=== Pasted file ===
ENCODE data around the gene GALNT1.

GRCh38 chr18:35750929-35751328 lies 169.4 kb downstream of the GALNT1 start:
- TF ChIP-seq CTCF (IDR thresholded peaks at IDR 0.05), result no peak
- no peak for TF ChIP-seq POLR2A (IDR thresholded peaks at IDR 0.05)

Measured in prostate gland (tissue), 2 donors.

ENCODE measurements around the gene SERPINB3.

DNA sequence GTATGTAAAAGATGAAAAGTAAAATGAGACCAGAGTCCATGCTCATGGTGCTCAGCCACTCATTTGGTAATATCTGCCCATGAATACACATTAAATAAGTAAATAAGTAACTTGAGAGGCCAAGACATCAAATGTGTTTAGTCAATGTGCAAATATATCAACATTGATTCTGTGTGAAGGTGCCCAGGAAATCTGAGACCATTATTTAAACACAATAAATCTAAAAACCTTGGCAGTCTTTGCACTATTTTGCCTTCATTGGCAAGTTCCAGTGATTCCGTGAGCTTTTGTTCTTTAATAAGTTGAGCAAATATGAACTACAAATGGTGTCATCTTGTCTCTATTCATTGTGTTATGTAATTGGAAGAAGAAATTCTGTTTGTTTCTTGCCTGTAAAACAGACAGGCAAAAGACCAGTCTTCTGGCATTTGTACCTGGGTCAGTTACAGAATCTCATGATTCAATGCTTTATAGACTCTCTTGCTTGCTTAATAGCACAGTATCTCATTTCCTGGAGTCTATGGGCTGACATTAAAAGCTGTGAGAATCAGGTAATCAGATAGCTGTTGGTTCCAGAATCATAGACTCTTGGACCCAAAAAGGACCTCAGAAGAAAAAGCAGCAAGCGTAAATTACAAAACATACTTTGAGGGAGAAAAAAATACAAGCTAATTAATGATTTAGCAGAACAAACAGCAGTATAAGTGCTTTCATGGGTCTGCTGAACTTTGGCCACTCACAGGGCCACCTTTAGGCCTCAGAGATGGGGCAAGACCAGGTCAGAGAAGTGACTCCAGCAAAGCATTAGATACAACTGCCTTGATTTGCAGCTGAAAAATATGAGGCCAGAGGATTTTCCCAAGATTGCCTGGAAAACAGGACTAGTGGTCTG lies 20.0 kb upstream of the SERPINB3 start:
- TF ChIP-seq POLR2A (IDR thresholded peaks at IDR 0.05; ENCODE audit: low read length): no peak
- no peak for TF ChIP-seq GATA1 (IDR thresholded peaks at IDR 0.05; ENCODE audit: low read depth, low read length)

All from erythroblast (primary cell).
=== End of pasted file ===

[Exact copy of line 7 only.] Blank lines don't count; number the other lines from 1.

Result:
DNA sequence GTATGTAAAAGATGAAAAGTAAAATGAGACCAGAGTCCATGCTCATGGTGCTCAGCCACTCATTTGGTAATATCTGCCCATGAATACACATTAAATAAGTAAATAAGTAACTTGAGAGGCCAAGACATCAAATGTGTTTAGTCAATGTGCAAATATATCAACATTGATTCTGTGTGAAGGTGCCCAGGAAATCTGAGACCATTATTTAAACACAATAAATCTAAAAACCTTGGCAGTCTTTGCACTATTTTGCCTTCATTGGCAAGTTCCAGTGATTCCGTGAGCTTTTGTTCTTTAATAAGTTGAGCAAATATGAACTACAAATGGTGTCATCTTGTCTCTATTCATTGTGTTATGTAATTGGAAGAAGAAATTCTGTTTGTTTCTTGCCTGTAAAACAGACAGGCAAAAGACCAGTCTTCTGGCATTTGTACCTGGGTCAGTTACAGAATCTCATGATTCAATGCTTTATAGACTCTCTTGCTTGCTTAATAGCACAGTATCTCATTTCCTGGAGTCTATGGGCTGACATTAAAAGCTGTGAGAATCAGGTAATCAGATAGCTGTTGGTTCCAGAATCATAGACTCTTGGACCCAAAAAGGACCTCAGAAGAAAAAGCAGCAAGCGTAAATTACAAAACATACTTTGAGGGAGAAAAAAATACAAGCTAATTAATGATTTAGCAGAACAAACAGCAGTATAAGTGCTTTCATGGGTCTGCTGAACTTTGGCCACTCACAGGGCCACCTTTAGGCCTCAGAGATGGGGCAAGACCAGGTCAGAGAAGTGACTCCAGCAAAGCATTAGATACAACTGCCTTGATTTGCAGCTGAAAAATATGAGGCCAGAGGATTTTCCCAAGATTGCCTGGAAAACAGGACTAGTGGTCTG lies 20.0 kb upstream of the SERPINB3 start: